Oct 11

Building a new economy

One of the doomsday scenarios that people are worried about that are pretty high on the feasibility list, is the fall of the American Dollar, which will cause Americans to have difficulty importing a lot of things. This will cause supply to fall, and prices rise.

The thing is, if your country’s economy falls, as a creator being you have the power to create your own economy.

Imagine this. Money is just a piece of paper that people trust. They trust that when it is time for them to buy something, other people will accept it in exchange for real goods and services.

Now if you came to your local bakery and asked for a loaf of bread, and you tried to pay in the form of bond paper, the baker won’t accept it, because he knows other people won’t accept it in exchange for flour either. Now if that baker were your close friend, and you have another friend who sells flour, a written promise with your signature on that paper will be acceptable as payment for the bread, because the baker trusts you as a friend, and so does the miller. And if ever the miller needs to “cash in” the piece of paper, all he needs is to do is call you on the phone and  ask for you to come over and pay, not necessarily in cash, but perhaps in another form of good or service.

In this way, we see that economy is based on trust, and to create our own local economy, all we need to do is trust each other to respect whatever medium of exchange we have agreed on to use.

This does require that you have a prior agreement with your friends. And so, let’s start creating a network of friends with whom we can barter and stay comfortably alive with if ever the grocery shelves run out of food, or prices go too high. In fact, you might have so much fun doing this that you’d prefer to do this even if the economy is doing fine.

First, we need a food source. All food come from the soil, whether it passes through several animals in the process or not. So we need a farmer in our network. Look for a friendly farmer, say in your local farmer’s market, or a friend of a friend, even a Facebook friend. Ask that farmer to teach you how to run a farm, in exchange for working for him (manual labor).

Now farmers don’t always have work around their farms – they follow the cycles of Nature, and sometimes Nature doesn’t require work, just waiting for things to grow, especially when it comes to plants. In that case, you might have to offer to pay for the lesson. To make the most of your time on his farm, watch YouTube videos about farming to familiarize yourself with things, so you can put some of the lessons out of the way and go straight to the serious part of your lessons. This includes the not-so-hands-on aspects of farming, like what material they use to build which parts of the chicken coop and where do they get it, how much feed is needed for each pig and each cow, deeper questions that’s not so obvious at first, but will be important when you try to feed your own family off the land.

You could of course leave all the farming to the farmer, but he won’t necessarily have food to feed all the people you’re going to invite to join your network. The most important thing you can get from each member of the network is skill – because that way, if anybody in your network can’t perform anymore, others can quickly pick up the slack. And the most important links in your network are food and water.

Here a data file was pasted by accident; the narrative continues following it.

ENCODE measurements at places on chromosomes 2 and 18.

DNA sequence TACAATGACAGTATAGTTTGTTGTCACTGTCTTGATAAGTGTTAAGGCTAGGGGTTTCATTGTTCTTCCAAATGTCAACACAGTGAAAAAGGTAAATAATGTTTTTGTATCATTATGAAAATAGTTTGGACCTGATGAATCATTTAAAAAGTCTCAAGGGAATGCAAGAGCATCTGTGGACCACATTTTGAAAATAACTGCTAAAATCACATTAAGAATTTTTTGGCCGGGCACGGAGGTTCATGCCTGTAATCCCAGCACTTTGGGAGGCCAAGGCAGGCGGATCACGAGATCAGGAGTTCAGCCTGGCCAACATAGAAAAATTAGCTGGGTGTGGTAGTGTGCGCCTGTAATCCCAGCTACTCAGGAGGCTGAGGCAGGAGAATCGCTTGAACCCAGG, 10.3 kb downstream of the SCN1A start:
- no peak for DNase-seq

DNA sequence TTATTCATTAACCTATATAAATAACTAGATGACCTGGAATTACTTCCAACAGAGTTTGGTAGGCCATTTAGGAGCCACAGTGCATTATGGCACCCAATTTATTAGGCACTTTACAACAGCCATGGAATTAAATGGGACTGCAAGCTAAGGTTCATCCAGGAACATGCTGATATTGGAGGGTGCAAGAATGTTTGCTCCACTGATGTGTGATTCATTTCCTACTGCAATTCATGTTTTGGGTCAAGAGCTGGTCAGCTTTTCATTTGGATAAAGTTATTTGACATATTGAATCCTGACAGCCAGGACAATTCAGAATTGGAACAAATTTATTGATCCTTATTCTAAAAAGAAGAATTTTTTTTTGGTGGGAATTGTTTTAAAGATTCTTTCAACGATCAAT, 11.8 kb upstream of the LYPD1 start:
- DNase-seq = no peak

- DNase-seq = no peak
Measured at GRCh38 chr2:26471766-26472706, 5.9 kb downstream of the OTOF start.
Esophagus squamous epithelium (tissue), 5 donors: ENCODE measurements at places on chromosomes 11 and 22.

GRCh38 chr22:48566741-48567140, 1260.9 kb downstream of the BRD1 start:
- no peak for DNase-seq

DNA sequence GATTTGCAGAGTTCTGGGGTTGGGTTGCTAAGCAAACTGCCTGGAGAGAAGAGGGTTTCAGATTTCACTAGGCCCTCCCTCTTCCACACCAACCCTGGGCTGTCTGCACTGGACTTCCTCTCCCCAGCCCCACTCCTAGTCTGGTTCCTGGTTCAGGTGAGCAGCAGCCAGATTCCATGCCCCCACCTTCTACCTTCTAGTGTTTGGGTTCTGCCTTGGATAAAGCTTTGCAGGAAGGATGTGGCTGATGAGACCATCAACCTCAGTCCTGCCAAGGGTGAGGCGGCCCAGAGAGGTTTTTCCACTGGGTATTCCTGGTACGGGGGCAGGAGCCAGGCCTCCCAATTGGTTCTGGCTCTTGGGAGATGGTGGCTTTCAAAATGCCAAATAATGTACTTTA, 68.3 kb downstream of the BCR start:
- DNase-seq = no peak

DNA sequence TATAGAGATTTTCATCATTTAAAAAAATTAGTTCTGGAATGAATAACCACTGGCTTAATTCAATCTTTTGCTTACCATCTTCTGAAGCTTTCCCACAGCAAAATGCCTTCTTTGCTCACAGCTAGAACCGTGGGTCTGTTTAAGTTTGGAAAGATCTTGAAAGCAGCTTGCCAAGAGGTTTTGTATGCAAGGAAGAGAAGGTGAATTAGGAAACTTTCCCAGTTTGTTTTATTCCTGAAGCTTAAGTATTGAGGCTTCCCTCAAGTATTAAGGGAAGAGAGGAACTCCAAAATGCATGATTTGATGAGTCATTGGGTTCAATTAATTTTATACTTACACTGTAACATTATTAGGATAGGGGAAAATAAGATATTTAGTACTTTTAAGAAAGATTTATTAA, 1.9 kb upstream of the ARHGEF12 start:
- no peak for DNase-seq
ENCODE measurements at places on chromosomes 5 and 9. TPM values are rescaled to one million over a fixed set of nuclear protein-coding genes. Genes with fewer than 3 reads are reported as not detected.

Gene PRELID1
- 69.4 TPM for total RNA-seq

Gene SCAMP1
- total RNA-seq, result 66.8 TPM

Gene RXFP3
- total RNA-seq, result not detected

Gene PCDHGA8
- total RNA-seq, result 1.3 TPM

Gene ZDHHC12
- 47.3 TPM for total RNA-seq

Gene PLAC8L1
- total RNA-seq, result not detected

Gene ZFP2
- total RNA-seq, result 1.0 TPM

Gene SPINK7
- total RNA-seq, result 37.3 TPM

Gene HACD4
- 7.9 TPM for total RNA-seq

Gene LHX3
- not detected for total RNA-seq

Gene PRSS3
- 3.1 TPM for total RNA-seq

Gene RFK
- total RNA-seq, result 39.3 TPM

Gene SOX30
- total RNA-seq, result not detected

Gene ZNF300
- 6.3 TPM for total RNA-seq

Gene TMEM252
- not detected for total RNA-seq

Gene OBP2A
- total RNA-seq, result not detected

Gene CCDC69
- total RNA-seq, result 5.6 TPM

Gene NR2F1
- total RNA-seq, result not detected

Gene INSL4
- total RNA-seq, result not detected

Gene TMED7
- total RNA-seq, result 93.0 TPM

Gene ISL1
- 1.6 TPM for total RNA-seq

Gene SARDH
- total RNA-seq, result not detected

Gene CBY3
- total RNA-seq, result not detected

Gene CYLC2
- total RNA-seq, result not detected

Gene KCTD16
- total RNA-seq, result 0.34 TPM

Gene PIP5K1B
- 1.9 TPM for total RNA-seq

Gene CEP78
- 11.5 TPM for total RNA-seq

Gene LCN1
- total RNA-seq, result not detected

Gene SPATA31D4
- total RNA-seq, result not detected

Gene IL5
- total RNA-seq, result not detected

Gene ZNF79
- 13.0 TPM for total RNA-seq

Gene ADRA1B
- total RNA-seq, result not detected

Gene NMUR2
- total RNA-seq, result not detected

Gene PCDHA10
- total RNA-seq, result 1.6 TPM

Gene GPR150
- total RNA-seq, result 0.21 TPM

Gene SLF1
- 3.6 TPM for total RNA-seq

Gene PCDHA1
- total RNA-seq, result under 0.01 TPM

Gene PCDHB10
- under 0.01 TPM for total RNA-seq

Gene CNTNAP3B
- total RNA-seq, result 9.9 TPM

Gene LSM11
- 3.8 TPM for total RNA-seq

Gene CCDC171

Don’t let your farmer friend take the entire responsibility of feeding your network either. Turn your backyard into a food garden, and encourage everybody in your network to do the same. For that matter, don’t spare your front yard. Turn it into a garden too.

And then learn to preserve your food. Put them in jars and vacuum seal them, or dry them, or smoke them.

Now, if your supermarket goes bust, your family won’t starve.

The farmer won’t be happy just accepting your promissory notes and feeding everybody. You’ll have to take up a trade or craft to exchange for the food you’re getting.

Perhaps the most important thing would be farming supplies, because the modern farmer usually have become dependent on modern tools and equipment, fertilizers and things like that. I do highly recommend using organic fertilizers, and natural predators like spiders instead of insecticide. You can stock up on those store bought fertilizers. But you can also start collecting organic refuse, buy some earthworms, and create a compost factory. That way, you can trade fertilizer for food, and you and your farmer friend will both be happy.

Or, if you want, you can make it your business to maintain connections with farm suppliers near and far, and in time of crisis, “import” those farm supplies into your local community. Then again you’ll have to export your local community’s goods in exchange. If you do that, you’ll have to travel long distances. Be sure to take the necessary precautions to protect yourself.

Other crafts that members of your network can take up include weaving, raising cotton plants or sheep and turning the cotton or wool into cloth, pottery, hunting, fishing, carpentry, teaching, the medical arts, and blacksmithing.

Blacksmithing will be especially important. Blacksmiths can turn metal pipes and bars into axes, hammers, nails, saws, even carriages and car spare parts. Although it seems the average american has a well stocked toolbox, if you run out of nails, you will have a very difficult time creating things out of wood.

About the gasoline, I’ve seen used cooking oil turned into diesel using a biodiesel converter. This fuel can also be used to generate electricity using a biodiesel generator. If you don’t have that, use bicycles, try to acquire horses, or train your dogs to pull carts.  =)



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